"It would be irresponsible to interrupt our important work on the economy with an unnecessary election," Baird told reporters.Surely as those words roll off the tongue, the uncomfortable position must hit home for Baird. This kind of rhetoric coming from the wedge-driven Conservatives just doesn't sound right. More irony for you, the Conservative arsonists are preaching fire safety:
The Conservative government's message is a far cry from just a year ago when it forced an election just as the country plummeted into the worst recession just the Second World War.
"Election threats and election posturing, political posturing, I don't think that's what the economy needs."I mean, who are you and what have you done with the real John Baird? Election threats no longer all the rage? What's been with all the confidence votes during the life span of the minority government situation that Mr. Harper has presided over then? The my-way-or-the-highway approach is well-ingrained into the Canadian psyche by now.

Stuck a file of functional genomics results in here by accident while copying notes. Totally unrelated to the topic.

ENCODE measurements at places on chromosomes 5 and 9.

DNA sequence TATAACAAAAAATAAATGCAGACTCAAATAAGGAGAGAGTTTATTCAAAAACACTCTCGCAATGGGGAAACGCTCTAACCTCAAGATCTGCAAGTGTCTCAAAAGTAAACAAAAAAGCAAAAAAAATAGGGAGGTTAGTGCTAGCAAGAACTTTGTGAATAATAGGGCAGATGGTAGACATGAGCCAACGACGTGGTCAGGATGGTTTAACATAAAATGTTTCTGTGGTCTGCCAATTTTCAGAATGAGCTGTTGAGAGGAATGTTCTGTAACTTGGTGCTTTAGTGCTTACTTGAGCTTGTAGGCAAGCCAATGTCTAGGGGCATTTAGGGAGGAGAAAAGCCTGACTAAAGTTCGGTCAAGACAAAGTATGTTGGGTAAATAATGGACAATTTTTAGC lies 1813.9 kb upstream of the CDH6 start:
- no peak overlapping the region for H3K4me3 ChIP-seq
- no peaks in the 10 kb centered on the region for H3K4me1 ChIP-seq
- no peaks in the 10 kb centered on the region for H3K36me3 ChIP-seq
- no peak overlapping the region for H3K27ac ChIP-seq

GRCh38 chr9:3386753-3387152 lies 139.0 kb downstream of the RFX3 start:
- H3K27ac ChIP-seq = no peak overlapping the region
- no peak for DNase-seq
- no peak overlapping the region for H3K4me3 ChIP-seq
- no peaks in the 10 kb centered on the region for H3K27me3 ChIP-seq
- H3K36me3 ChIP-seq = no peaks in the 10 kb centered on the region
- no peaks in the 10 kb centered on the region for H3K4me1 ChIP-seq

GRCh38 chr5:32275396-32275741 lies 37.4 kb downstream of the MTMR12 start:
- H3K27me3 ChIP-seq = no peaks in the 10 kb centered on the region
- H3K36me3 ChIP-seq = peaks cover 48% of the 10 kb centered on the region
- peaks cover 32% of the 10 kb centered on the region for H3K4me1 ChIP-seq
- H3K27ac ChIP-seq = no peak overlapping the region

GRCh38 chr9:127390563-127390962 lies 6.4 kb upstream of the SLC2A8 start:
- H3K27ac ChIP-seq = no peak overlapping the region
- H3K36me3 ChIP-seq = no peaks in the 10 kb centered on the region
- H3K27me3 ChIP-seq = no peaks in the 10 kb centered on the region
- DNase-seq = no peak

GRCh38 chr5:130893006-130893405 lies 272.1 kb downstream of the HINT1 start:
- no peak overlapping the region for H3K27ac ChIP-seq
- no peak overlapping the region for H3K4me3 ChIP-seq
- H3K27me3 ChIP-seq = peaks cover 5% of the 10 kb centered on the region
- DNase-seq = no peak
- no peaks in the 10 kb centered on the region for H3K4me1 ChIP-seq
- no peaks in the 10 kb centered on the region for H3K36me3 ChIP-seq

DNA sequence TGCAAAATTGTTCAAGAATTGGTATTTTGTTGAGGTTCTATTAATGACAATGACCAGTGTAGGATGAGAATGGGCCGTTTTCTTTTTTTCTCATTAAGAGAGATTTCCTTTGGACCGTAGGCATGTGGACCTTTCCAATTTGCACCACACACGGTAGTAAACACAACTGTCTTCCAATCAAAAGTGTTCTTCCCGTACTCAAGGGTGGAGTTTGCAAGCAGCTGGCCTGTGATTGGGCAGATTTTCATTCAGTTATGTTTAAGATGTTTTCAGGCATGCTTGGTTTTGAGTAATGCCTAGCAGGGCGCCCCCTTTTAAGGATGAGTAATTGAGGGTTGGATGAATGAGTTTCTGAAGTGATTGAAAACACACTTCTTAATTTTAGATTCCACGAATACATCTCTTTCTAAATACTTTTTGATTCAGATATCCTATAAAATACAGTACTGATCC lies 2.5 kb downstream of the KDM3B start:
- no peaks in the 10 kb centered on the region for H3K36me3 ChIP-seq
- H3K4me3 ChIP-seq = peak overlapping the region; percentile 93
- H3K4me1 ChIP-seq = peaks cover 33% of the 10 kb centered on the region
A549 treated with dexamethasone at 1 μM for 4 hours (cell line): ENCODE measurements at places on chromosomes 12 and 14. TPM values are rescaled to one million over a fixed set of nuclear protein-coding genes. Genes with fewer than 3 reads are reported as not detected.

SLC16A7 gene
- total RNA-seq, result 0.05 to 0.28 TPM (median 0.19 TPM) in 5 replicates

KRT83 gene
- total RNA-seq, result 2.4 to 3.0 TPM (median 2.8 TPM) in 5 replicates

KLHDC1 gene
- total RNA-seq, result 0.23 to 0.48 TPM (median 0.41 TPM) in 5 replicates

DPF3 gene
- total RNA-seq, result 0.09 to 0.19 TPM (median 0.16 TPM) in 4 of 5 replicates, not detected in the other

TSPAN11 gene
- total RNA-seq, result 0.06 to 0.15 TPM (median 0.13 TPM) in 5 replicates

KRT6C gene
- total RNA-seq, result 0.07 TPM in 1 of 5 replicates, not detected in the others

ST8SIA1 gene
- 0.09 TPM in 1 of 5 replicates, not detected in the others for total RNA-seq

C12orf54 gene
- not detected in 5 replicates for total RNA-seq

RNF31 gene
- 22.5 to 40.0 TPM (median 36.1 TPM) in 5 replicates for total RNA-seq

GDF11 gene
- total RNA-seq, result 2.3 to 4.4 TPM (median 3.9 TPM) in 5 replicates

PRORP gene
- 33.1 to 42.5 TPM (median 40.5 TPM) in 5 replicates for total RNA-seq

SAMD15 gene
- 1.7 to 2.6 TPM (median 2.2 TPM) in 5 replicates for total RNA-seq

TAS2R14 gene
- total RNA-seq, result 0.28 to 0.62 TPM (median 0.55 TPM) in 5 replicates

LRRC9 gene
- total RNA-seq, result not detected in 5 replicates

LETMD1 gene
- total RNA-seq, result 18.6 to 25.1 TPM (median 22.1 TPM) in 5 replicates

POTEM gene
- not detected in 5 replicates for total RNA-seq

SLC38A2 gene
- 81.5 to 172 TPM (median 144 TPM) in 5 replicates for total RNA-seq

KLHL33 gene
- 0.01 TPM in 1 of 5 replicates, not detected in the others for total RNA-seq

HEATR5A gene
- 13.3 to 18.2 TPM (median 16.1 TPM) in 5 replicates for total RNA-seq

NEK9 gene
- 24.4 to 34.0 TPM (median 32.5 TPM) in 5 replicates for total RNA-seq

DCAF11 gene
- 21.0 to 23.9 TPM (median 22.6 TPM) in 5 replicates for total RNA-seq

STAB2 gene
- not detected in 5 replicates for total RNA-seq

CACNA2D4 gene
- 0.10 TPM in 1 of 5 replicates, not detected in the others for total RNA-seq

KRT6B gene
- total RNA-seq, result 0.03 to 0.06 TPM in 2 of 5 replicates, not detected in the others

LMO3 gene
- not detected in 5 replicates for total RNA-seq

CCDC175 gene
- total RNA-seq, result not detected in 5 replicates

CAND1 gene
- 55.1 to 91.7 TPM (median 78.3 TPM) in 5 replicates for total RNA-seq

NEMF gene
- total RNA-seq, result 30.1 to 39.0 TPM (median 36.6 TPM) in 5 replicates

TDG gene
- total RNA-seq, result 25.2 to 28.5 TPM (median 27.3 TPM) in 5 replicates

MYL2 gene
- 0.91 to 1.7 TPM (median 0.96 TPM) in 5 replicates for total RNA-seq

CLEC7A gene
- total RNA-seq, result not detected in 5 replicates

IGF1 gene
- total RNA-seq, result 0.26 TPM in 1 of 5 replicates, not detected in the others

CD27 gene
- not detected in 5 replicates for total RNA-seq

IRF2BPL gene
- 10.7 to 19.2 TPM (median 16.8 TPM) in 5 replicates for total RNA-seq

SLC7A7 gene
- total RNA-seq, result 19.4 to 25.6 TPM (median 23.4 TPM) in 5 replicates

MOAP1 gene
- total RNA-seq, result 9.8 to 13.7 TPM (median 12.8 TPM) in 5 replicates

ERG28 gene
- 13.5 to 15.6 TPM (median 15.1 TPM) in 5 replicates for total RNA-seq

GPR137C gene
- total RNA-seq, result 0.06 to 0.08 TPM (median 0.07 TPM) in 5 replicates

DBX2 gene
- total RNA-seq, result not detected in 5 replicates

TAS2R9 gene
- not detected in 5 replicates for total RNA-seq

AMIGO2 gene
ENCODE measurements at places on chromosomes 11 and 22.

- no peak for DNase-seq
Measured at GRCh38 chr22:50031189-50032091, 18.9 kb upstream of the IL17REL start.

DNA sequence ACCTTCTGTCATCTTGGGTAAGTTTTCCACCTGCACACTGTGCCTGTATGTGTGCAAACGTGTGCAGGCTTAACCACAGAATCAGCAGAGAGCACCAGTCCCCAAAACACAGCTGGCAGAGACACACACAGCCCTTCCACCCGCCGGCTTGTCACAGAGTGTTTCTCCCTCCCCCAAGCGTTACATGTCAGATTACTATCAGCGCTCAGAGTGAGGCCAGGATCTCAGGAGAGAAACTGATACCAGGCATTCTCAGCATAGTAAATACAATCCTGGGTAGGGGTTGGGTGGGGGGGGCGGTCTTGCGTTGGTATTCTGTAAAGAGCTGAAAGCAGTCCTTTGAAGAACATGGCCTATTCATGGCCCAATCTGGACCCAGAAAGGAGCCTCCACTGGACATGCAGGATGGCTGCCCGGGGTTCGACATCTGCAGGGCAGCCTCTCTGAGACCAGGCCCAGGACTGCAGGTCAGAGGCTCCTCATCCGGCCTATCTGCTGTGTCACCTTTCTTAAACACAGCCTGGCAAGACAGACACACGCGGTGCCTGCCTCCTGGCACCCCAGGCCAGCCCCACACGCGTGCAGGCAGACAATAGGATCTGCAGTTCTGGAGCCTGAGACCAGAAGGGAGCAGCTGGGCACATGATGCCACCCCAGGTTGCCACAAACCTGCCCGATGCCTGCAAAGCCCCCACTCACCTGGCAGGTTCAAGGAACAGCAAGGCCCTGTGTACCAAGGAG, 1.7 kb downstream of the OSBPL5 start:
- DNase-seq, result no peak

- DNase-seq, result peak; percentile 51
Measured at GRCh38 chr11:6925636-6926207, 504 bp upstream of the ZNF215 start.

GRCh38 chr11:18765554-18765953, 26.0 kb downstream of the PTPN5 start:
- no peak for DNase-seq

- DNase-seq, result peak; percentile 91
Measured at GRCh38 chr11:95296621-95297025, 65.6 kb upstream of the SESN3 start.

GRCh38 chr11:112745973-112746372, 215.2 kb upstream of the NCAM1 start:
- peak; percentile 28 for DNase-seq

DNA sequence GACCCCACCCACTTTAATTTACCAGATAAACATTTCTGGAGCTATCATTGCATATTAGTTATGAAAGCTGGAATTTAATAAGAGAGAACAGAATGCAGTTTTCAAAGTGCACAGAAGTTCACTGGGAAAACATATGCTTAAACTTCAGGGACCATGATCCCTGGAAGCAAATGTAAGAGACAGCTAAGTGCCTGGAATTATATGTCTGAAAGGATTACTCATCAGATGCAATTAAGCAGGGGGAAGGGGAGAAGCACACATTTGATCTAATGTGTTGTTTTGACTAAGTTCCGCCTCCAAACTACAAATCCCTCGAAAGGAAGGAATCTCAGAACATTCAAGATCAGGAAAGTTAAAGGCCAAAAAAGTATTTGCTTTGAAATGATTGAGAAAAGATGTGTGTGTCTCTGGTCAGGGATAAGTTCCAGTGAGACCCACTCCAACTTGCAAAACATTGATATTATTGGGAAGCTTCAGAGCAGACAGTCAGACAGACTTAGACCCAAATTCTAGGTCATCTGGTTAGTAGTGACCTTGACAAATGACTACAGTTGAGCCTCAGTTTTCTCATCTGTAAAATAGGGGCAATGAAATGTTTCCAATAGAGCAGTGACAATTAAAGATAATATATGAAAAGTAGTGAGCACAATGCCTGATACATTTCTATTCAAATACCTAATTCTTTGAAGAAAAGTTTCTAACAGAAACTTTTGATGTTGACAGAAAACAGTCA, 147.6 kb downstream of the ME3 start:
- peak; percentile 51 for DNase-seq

As for election posturing, it's a nice sentiment that it's not needed, but there's been plenty of that from the Harper p.r. gang of late. The entire week-long jaunt up north with the military photo ops, the family man story plant in Quebec City. Do as I say, not as I do.
While they may be trying to strike a reasonable tone, it doesn't jibe with their history. And in attempting to appeal to that general Canadian malaise about elections, they're also coming off as weak, as if they know they're vulnerable. There is an "uncaring" (Dosanjh quote) aspect to this government that's crystallizing and perhaps they know it.